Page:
In a leafy suburb of South London there was disappointment and anger after two men in their late thirties, who had been living together for over a year, were discovered to be just friends.
‘I assumed they were a nice gay couple,’ one dismayed neighbour said. ‘I used to casually mention they lived above me to people who’d visit. But two straight men living together at their age?’
‘It’s not what you want to think,’ she continued angrily, ‘there’s something off about it, isn’t there? We were misled at best; at worst lied to. I feel foolish. I used to cut flowers from my garden to give them’.
The ‘betrayal’ was furthered, say the neighbours, by two young children staying at the men’s flat every other weekend. However, these children were not potential foster kids or kids getting used to their Dads’ new situation as it was assumed; rather it’s been revealed the two girls are the daughters of one of the men from a previous heterosexual relationship.
‘We used to see all four of them walking down the road. The girls used to take turns in being swung between the two men,’ number 33d recalled. ‘It was lovely. This news? It’s tarnished the memory. They fooled us’.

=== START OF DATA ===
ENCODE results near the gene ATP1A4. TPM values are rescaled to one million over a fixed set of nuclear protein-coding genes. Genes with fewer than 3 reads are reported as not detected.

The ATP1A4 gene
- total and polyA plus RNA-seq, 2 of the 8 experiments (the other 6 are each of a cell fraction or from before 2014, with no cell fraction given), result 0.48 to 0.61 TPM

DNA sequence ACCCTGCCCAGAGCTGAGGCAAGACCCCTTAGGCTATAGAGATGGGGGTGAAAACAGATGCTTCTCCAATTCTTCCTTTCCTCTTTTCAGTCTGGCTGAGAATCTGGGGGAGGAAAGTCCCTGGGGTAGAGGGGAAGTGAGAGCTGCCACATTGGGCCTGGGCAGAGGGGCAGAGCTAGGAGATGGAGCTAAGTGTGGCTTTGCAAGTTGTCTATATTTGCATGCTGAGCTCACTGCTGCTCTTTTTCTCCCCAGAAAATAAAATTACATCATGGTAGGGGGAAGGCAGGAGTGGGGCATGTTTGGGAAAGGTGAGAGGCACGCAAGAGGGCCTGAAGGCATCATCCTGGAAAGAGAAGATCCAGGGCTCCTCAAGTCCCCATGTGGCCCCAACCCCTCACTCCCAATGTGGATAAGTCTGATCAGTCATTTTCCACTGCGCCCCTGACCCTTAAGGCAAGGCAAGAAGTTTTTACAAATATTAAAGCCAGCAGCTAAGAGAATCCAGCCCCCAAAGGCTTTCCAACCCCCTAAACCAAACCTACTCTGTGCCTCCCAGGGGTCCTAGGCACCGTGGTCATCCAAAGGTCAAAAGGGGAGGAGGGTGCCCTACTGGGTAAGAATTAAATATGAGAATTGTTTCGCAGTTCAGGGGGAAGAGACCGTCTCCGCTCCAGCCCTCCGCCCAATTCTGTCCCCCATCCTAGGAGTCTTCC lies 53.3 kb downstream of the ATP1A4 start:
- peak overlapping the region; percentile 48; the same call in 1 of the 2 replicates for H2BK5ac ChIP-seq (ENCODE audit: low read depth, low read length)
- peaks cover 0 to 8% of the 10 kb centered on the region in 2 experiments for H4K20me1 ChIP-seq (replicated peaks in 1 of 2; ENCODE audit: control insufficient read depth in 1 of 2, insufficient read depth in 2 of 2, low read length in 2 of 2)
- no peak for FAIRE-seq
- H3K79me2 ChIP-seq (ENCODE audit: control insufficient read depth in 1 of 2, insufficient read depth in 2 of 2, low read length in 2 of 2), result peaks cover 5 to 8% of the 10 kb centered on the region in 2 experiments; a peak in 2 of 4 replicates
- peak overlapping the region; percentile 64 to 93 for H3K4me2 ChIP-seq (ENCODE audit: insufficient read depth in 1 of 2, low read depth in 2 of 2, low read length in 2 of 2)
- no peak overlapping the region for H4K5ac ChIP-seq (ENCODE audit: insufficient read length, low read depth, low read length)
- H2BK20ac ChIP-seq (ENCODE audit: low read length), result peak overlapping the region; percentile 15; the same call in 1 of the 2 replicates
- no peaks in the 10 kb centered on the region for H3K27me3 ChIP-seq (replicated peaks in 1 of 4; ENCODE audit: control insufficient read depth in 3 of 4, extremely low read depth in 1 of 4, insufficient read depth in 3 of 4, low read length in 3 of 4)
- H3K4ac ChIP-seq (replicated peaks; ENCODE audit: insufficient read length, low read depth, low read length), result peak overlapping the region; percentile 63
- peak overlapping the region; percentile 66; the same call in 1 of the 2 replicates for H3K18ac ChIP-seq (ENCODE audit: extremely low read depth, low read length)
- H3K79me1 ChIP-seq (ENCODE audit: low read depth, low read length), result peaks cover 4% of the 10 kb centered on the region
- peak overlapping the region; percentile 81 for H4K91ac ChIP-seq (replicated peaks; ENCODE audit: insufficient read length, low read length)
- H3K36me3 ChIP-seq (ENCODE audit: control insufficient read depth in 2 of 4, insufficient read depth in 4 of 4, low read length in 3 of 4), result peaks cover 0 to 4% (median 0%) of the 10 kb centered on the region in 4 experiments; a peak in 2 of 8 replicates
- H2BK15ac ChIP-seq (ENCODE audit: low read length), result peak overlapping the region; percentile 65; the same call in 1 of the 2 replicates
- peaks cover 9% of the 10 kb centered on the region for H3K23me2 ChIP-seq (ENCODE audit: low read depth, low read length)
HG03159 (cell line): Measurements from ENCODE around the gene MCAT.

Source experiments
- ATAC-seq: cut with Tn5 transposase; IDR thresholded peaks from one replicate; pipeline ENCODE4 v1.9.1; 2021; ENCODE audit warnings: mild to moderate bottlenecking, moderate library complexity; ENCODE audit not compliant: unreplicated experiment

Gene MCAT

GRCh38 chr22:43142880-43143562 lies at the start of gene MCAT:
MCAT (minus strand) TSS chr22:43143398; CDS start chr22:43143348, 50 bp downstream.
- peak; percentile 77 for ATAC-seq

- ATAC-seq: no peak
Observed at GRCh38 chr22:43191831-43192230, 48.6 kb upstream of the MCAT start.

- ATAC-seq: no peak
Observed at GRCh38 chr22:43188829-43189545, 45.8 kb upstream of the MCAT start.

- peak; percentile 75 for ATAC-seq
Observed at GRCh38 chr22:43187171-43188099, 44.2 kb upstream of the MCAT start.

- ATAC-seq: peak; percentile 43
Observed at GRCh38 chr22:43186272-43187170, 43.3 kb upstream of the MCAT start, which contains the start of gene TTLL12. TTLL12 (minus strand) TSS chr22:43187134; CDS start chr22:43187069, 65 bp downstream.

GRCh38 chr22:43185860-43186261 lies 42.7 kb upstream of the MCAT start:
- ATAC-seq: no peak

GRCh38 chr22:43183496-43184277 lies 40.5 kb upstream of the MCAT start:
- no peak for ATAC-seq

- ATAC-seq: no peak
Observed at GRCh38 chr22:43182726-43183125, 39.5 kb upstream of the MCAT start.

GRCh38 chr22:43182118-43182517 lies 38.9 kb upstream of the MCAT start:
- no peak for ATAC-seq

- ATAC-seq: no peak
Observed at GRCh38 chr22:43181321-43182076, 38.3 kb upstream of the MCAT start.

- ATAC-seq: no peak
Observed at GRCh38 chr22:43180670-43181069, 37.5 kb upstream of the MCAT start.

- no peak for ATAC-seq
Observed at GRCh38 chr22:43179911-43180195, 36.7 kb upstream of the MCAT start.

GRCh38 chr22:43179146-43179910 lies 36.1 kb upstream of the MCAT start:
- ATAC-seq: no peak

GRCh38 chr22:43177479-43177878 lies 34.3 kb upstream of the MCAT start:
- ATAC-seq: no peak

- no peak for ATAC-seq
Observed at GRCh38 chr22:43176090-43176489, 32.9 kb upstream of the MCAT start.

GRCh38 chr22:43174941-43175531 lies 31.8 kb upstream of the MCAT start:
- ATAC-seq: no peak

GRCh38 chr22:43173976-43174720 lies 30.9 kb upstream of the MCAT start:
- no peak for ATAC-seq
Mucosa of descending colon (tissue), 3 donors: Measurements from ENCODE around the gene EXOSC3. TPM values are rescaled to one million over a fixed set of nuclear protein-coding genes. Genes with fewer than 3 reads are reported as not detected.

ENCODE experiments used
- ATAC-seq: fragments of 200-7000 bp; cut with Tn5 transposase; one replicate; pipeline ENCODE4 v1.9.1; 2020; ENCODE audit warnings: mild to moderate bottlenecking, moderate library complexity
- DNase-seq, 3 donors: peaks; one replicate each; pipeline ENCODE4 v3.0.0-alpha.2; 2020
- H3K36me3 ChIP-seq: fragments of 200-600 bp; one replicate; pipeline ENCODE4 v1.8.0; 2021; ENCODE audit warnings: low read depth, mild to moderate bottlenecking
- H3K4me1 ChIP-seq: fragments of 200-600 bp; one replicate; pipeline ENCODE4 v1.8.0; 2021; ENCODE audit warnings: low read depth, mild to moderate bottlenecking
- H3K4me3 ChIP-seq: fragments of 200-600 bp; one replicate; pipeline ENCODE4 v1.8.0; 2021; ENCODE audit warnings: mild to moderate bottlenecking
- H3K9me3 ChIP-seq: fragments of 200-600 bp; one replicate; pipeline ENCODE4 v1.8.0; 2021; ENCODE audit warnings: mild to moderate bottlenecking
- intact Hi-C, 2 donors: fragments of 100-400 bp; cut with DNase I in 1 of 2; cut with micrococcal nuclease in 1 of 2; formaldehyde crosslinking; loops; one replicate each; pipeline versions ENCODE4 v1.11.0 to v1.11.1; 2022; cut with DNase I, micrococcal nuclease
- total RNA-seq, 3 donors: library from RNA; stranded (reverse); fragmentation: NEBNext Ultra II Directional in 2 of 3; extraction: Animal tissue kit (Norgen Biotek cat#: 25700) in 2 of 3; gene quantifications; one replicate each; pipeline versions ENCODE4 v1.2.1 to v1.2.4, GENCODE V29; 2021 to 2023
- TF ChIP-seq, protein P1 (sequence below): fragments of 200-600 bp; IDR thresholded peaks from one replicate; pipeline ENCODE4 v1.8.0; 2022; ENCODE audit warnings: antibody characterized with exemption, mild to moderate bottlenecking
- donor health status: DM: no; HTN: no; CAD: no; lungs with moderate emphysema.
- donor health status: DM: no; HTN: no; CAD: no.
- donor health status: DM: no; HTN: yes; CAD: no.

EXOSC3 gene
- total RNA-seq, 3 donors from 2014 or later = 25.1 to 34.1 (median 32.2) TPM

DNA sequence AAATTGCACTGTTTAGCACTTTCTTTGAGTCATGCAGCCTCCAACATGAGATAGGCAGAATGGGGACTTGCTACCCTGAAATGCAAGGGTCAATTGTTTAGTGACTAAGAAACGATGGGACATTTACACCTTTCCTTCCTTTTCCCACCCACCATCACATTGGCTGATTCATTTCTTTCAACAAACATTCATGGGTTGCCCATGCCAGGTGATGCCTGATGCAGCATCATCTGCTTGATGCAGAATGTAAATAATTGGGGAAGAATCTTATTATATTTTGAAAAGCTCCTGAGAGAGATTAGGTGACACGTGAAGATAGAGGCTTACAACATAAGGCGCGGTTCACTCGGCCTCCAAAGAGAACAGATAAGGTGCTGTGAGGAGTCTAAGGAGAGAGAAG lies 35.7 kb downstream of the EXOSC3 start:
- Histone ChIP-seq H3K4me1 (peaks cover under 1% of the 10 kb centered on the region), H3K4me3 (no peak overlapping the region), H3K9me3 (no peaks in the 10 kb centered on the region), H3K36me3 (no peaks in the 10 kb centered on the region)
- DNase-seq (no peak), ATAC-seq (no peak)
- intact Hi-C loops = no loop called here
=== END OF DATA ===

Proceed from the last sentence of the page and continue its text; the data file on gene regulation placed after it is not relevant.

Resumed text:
In their flat, the men explained: ‘I split with my wife. Which was awful obviously. And I needed a place quickly. But what with London rent being so expensive, it was impossible to find somewhere big enough for me and the girls. But then luckily John [not his real name], who I’ve known for years, and who gets on with the girls great, his circumstances changed, and we decided it made sense’.
They admitted some responsibility for the current situation; that they did nothing to counter the assumptions: ‘No, but we never said we weren’t just friends. Maybe we were naïve. Thing was, everyone was so kind. You did get the feeling they’d be disappointed when they found out, but’, he said staring out the window, ‘the reaction has been more extreme’.
John continued: ‘We try and put a brave face on it. I joke if I did date men, I’d hope to do better than him. But it has been difficult. I feel for the girls. They used to love the freshly cut flowers, preparing them, putting them in a vase. Made a change from baking. And they looked great on the mantelpiece next to our World Cup wall chart’.